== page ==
Seconded - that is what I recommend on the matplotlib web site for
windows users - enthought then matplotlib. See the windows section on
http://matplotlib.sourceforge.net/installing.html. enthought will
give you numeric and scipy (and VTK which is awesome for 3D) and
almost all of matplotlib will work out of the box with enthought on
windows.

matplotlib supports different GUI environments. On windows tkagg or
wxagg are the natural choices and they come with enthought. On a
modern linux box, gtkagg is a natural choice, but may require you to
upgrade your pygtk (grkagg also runs great on windows but require a
couple of extra packages). Switching between backends on different
platforms is mainly seamless - your matplotlib scripts are unchanged
and the navigation controls are the same. The choice is made in a
configuration file
http://matplotlib.sourceforge.net/faq.html#MATPLOTLIBRC See
http://matplotlib.sourceforge.net/backends.html and
http://matplotlib.sourceforge.net/faq.html#WHICHBACKEND for details.

As for install order on linux, something like

python2.2 or later
a python GUI (wxpython, tkinter, or pygtk)
numeric or numarray
scipy (optional)
matplotlib # set the numerix var to reflect your numarray/numpy choice

matplotlib provides a numeric/numarray compatibility interface
(written by Todd Miller, one of lead numarray developers) so you can
work with either numeric or numarray transparently. Be forewarned
that scipy uses numeric so you may want to go with this if you plan on
using scipy heavily.

JDH

Jul 18 '05 #17

P: n/a
Sarge <sa***@arena.invalid> wrote in message news:<D2********************@twister1.libero.it>.. .
Hi, everybody!
I'm a moderately experienced programmer in Matlab, and looking for a
free computational language (Matlab is *REALLY* expensive for an
individual, like me).
I came across Python (actually Scipy) and immediately felt
comfortable with the interface and syntax.
I'm still a newbe, so, before attempting a serious work on it, I'd
like to hear any opinion about migration from Matlab to Python, and
also a rough comparison between these two languages.

Thanx in advance, and excuse me for my very bad English (I'm not a
native English speaker),

Sarge


In both Matlab and Fortran arrays indices start with 1 (at least by
default), and x(3:5) references elements x(3),x(4),x(5), whereas in
Python arrays start with 0 and x[3:5] = [x[3],x[4]] -- the element
corresponding to the upper bound is not included in the slice. That is
one issue to watch for.
Jul 18 '05 #18

P: n/a
John Hunter wrote:
>>"Colin" == Colin J Williams <cj*@sympatico.ca> writes:
>>
>>

Colin> You might like to take a look at PyMatrix. It is still
Colin> very much a development project, but I would appreciate
Colin> your thoughts on the areas where it is deficient, as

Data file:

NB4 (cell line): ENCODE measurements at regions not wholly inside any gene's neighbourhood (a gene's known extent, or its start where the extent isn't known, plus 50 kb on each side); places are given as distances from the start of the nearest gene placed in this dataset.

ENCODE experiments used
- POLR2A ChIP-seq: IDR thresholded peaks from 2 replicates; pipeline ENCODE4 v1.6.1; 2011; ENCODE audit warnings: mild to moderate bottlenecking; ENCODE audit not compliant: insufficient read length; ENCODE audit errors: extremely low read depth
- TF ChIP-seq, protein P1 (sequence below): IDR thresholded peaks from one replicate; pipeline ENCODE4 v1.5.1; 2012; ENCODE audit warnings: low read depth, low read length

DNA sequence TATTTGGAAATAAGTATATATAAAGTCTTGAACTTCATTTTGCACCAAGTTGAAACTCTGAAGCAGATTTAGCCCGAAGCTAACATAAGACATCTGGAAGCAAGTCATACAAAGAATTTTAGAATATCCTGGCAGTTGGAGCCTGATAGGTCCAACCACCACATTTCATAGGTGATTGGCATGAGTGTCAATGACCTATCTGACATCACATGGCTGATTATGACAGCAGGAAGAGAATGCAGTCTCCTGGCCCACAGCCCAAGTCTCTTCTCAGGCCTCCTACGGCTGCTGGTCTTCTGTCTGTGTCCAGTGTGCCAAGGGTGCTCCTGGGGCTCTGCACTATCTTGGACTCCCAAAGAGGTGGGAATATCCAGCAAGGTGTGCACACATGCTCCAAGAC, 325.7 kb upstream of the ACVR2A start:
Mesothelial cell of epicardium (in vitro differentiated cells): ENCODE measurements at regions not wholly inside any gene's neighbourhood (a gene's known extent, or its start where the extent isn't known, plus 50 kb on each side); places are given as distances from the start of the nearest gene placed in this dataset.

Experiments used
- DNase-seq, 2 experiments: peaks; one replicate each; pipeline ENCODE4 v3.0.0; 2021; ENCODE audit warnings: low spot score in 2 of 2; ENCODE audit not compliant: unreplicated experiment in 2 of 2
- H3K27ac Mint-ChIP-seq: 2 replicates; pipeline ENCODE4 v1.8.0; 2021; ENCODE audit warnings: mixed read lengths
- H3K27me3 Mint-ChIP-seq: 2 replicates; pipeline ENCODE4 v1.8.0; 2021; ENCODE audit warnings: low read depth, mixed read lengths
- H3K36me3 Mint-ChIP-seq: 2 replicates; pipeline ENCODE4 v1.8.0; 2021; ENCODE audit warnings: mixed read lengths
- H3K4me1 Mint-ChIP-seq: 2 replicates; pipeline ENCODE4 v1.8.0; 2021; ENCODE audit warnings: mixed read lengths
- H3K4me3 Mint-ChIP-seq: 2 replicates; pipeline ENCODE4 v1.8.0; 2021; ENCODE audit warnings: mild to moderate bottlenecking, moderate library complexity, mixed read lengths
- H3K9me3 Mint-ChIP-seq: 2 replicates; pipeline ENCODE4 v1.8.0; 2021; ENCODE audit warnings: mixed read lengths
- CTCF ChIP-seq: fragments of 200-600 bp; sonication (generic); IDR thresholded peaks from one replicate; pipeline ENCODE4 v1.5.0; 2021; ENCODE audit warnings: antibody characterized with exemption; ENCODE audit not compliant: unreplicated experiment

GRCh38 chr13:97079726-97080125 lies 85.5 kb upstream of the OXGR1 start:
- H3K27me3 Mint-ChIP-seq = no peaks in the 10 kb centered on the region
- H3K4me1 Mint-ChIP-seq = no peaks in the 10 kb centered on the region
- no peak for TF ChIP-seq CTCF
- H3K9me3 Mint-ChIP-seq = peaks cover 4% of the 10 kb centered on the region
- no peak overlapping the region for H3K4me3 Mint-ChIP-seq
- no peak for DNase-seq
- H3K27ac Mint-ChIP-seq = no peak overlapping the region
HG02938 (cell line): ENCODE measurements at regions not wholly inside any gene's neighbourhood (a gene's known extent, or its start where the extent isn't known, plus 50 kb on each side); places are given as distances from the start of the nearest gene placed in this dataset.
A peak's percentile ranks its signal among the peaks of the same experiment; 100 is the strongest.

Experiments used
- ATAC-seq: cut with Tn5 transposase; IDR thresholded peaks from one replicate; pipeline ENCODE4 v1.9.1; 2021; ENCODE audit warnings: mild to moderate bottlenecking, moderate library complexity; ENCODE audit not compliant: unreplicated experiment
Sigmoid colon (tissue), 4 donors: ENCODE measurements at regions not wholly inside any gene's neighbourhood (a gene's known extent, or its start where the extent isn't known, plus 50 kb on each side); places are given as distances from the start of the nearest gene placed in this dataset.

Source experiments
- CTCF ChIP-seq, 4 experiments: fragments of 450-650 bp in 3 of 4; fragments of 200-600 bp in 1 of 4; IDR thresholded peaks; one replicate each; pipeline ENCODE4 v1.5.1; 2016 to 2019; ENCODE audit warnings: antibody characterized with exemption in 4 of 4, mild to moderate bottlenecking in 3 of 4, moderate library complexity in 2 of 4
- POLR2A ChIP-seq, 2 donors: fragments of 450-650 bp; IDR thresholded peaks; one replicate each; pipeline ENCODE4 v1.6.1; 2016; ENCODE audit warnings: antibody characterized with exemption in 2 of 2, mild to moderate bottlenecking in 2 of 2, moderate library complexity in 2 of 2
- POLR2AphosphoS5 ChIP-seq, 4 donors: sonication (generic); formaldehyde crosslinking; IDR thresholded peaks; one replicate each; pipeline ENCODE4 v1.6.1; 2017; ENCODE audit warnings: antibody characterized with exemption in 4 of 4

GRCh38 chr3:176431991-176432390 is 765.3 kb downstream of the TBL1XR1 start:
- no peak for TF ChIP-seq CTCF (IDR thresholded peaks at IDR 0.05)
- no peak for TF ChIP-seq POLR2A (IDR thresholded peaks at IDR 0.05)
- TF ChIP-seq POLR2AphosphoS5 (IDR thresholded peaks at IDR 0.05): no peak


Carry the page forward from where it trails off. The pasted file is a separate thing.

Colin> compared with MatLab.
Colin> http://www3.sympatico.ca/cjw/PyMatrix

I looked over your site and examples, but didn't see any explanation
of what PyMatrix provides over the required numarray

You are right, the documentation needs improving.

The following is illustrative of matrix usage:
# tRegrn.py To use linear regresssion to illustrate matrix usage
# Note: PyMatrix provides a function to handle this sort of thing
import PyMatrix.matrix as m

# Suppose we have A*x= b, where A (a matrix) and b (a column vector) are
observed and we wish to
# obtain a least squares estimate of x.

# To illustrate we generate a test case:
x= m.M([1, 2, 3], type= m._nt.Float64).T
A= m.random(shape= (10, 3))
error= (m.random(shape= (10, 1)) - 0.5)/10 # ie. -0.05 .. 0.05
b= A * x + error
# solution
xEst= (A.T * A).I * A.T * b
print 'xEstimate:', xEst
and all the
helpful linear algebra and summary functions it provides in
numarray.linear_algebra and numarray.linear_algebra.mlab. With the
exception of Hilbert, most of the code seems like a wrapper of
numarray functionality.
There are a few other functions and methods, but the documentation makes
it clear that PyMatrix is based on numarray, in fact M (the main matrix
class) is a a sub-class of NumArray.

Why based on numarray, rather than numeric? Because, at the time the
project was started, numarray seemed to be set to replace numeric.

For a full list, see:
http://www3.sympatico.ca/cjw/PyMatri...kageEntry.html
Is the main difference how you define the default behavior of
operators?
The main differences are:
- PyMatrix is focused on two dimensional numeric structures,
row and column vectors are handled as matrices.
- It permits matrix arithmetic, for compatible matrices A
and B and integer n, the matrix operations A+B, A-B, A*B,
A/B and A**n are recognized.
- It uses properties to provide basic matrix operations such as:
I Inverse
T Transpose
EValues Eigenvalues
SVD Singular Value Decomposition
Det Determinant
- It provides a method to build sub-matrices into a larger
matrix
- It provides methods to aggregate data by row or column
Or is this just a starting point for a much larger
package?

No, quantiles are likely to be added soon and possibly symmetric
matrices, although it is not clear that the potential storage saving
justifies the additional processing. I am certainly not seeking the
bulk of SciPy.

c.l.p has a number of postings similar to "MATLAB2Python" from Sarge,
see below. If something like Huaiyu Zhu's MatPy were available then, it
seems to me, it could be of help to the Python user who works with matrices.

Colin W.
Thanks,
JDH


Hi, everybody!
I'm a moderately experienced programmer in Matlab, and looking for a
free computational language (Matlab is *REALLY* expensive for an
individual, like me).
I came across Python (actually Scipy) and immediately felt
comfortable with the interface and syntax.
I'm still a newbe, so, before attempting a serious work on it, I'd
like to hear any opinion about migration from Matlab to Python, and
also a rough comparison between these two languages.

Thanx in advance, and excuse me for my very bad English (I'm not a
native English speaker),

Sarge

Jul 18 '05 #19